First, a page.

Pierre Emerick Chris Barrow Lawrence Pollard Sean Bateman John Keats Martine Vis Cara Bill Gates Rob Watson United Kingdom Google Britain October Al Ross 10 nights January Microsoft Obama South Africa 91 Arsenal
"myanmar aung san" Discussed on KQED Radio

KQED Radio

06:39 min | 1 year ago

"myanmar aung san" Discussed on KQED Radio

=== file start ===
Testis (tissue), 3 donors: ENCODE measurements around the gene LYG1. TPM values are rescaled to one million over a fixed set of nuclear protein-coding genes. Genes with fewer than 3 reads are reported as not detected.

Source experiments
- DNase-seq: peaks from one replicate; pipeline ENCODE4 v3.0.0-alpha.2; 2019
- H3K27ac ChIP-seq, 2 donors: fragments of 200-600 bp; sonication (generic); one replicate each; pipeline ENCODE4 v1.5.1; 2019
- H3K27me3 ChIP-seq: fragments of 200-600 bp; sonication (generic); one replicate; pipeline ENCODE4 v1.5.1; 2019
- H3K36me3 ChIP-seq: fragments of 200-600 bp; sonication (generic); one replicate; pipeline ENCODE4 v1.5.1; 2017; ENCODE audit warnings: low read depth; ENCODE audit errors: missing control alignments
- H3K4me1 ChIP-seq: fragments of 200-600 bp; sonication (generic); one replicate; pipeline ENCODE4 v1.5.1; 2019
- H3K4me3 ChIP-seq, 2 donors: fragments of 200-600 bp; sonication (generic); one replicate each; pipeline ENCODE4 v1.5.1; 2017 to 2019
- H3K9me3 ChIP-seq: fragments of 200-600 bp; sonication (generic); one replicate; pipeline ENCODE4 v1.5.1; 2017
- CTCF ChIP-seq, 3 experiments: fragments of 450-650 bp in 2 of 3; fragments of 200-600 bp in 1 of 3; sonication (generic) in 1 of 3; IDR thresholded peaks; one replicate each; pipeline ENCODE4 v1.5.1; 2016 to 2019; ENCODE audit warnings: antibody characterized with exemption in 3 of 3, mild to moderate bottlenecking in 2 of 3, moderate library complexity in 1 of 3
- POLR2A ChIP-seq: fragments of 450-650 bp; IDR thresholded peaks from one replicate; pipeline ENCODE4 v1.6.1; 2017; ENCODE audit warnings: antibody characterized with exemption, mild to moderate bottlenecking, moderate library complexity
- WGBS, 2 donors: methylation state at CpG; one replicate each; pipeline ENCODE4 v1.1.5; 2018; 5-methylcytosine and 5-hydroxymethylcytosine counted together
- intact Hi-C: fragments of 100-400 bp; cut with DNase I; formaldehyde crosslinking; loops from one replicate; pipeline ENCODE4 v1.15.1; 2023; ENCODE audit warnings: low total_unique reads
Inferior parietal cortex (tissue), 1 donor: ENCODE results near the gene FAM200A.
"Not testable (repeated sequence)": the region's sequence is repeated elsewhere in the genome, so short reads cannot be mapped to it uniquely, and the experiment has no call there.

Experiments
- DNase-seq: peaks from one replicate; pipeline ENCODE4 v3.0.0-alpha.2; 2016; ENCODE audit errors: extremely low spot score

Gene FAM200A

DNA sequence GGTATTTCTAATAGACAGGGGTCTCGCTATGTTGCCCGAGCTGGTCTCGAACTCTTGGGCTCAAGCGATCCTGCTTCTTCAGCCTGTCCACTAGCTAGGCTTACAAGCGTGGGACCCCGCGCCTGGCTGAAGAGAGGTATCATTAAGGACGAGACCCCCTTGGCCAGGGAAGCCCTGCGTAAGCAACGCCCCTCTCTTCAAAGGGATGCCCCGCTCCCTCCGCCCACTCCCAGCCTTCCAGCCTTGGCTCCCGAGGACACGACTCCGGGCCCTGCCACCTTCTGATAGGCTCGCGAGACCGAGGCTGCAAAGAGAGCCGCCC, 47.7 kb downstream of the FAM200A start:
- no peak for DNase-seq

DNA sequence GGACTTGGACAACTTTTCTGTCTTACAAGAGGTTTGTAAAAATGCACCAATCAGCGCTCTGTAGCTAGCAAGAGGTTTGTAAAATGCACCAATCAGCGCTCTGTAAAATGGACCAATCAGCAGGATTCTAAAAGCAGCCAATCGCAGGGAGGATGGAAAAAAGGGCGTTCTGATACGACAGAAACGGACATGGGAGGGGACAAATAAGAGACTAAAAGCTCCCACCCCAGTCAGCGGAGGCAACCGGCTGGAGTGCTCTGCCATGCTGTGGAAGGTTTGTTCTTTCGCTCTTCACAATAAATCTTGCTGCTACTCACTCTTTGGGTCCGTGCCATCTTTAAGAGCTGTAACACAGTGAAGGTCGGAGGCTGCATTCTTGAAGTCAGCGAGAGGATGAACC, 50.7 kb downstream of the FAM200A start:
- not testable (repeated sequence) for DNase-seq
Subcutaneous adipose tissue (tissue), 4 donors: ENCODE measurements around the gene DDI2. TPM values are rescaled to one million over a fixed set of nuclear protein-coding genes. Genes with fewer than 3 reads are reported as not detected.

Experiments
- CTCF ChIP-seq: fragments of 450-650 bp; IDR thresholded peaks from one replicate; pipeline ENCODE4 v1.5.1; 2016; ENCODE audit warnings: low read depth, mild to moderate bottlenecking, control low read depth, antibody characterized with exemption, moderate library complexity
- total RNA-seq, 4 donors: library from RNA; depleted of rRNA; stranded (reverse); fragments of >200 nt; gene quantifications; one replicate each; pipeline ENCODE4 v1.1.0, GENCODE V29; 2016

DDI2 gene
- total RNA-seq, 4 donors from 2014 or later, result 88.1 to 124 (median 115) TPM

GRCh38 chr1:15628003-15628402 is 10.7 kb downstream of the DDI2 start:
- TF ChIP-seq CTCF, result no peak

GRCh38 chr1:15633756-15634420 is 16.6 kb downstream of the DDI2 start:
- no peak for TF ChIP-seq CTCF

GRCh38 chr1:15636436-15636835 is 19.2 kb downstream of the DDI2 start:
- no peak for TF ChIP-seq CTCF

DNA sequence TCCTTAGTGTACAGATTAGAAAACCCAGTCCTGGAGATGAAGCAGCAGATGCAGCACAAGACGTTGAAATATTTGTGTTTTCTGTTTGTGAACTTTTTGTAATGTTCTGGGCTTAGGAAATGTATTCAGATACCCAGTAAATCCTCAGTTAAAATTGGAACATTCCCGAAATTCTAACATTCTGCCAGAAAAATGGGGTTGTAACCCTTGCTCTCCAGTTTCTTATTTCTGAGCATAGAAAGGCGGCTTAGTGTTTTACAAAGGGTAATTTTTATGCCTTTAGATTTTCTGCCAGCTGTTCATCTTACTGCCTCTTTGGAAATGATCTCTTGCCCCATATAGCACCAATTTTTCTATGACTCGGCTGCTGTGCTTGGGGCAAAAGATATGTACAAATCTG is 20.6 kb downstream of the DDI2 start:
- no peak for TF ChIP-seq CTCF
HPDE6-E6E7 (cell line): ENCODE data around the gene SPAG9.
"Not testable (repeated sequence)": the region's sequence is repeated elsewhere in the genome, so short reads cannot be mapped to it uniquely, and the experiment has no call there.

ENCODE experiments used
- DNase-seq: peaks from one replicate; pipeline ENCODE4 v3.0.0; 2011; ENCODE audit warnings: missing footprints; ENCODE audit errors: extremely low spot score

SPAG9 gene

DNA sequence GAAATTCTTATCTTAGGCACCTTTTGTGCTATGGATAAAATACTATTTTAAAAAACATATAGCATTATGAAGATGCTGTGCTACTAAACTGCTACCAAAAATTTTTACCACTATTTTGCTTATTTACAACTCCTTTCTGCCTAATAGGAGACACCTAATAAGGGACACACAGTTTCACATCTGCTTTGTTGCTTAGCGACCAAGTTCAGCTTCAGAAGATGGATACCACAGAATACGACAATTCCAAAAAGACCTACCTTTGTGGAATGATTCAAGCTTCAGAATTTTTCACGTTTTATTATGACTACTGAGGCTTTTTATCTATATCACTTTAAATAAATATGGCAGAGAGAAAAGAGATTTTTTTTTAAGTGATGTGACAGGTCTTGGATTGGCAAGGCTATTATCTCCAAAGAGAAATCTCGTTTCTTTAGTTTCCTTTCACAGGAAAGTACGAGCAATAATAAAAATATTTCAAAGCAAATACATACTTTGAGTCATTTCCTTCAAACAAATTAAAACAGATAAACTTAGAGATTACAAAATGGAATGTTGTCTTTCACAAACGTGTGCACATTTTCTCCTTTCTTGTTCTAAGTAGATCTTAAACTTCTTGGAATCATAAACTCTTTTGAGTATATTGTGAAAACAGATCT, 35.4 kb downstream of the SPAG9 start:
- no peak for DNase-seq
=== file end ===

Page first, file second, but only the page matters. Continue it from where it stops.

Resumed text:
"Thank you for joining us. We look at the situation in Myanmar today, where protests like continuing and the military are deploying extra troops on the streets. Also, we've got this morning that the deposed leader of the country on thanks UCI has had her detention extended by another two days off. As from today, the United Kingdom will force travelers from 30 Red listed countries. Isolate in quarantine hospital hotels on it will be at their expense in sports news, Pierre Emerick Obama axles hat trick for Arsenal against leads to the delight of his manager, Al Ross will be here with that news on 200 years after his death. Why a digital version off romantic poet John Keats? Has been created. That's all coming up after the latest. Well, you stay with us. Hello. I'm Chris Barrow with the BBC News. The lawyer for the deposed leader of Myanmar, Aung San Souci, says a judge has ordered her detention to be extended for a further two days. He said he was still trying to meet his client two weeks after she was detained. Jonathan head is in Bangkok technically, under the law. She should have appeared in court within two weeks of being reminded in custody and that should have happened today. But its military rule it's emergency rule. I mean, people understand that the authorities can pretty much do what they like No explanations being given. I think at this stage, they simply don't want her to appear in public in anywhere tool because that will be such a focus for those opposed to the coup. We clearly what's bothering the military is how much momentum this protest movement built up over two weeks. It became much more widespread, much more passionate than perhaps they expected. And I think they'll be working through this week to try and take some of the energy out of it and to deter people as well. I expect we'll see more arrests, more use of those now much toughened laws against dissent. More protests have been staged against the coup despite the military authorities deploying extra troops and tanks demonstrations in the main city Yangon, where held outside banks, government offices and embassies to try to encourage observance off campaign of civil disobedience. Israel's biggest health care provider, is reporting and 94% drop in symptomatic coronavirus cases among people who've been fully vaccinated. The results are preliminary, but amount to an early empirical confirmation of vaccine effectiveness. Tom Bateman reports from Jerusalem. Analysis compared 600,000. Israelis have received two doses of the Fizer by on tech vaccine within unvaccinated group that the same size matched for age and medical history. It reported and 94% reduction in symptomatic infections. Among those immunized, a result similar to fighters clinical trials. But the study also sought to assess how well the vaccine could work against serious illness. Here. The researchers say they believe effectiveness a week after a second dose ranges from 91 to 99% travelers returning to Britain from 30 countries where new strains of coronavirus of prevalent now have to isolate for 10 days in hotels at their own expense. Here's Rob Watson From now on returning UK citizens and residents will be escorted straight to a hotel where they must stay in their rooms for 10 nights at a cost of nearly 2.5 $1000. Quarantine will not be quite a strict as in some other countries, with guests allowed out of their rooms, for example for exercise under supervision. The government insists it's a strong system Critics say compared to other island nations, Britain Istana consistently poor job right from the start of the pandemic. And controlling its borders. World News from the BBC. Google has agreed to pay an Australian media company to host news material. The deal with seven West media reported to be worth more than $20 million a year comes as the Australian parliament is about to start considering a bill that would force large tech companies to pay to use Australian news stories. Google has previously called the legislation unworkable and has threatened to disable its search engine. Japan's Nikkei share indexes closed above the 30,000 benchmark for the first time in 30 years, stocks have finally regained ground lost in the crash of the late eighties and early nineties and the subsequent decades of economic stagnation. The Japanese economy has continued to grow. They figures for the fourth quarter of 2020 showed US slowing of the rate of recovery. Bill Gates has said in a BBC interview that solving climate change will require the world's biggest ever innovation effort. The billionaire founder of Microsoft and philanthropist said that would require new technologies in sectors such a steel, cement, fertilizer, shipping and glass. He said that by comparison, tackling Corona virus was very, very easy. Climate without government policies. There's no way we won't work ourselves into an incredible disaster, particularly for poor people who live near the equator. The malnutrition and death will be five times what we have in today's pandemic. Growing controversy in Peru over revelations that government ministers and other officials have received covert 19 vaccinations well before the public has forced another resignation. The Foreign Minister Elizabeth S data tweeted that she'd been inoculated on January the 20 seconds, admitting it had been a serious mistake. Peru's Health minister Pilar Mazzetti, step down on Saturday over newspaper reports that the former president, Martine Vis Cara, had been vaccinated against coronavirus in October. BBC news. Thank you for that. You use Hello and welcome to news Day with Lawrence Pollard and Kearney Sharp this harbor. We're looking at the new travel restrictions coming into play in the United Kingdom, including 10 Day quarantine period at a hotel and at the Traveller's expense. Our Africa correspondent has been finding out what happened to the great White shark in South Africa, once a fearsome predator off the coast off Cape Town, and why 200 years after his death. A digital version off a romantic poet John Keats has been created text or what's up. Asked on anything, you hear the numbers plus 4 +47786 2050 85. Way starts in.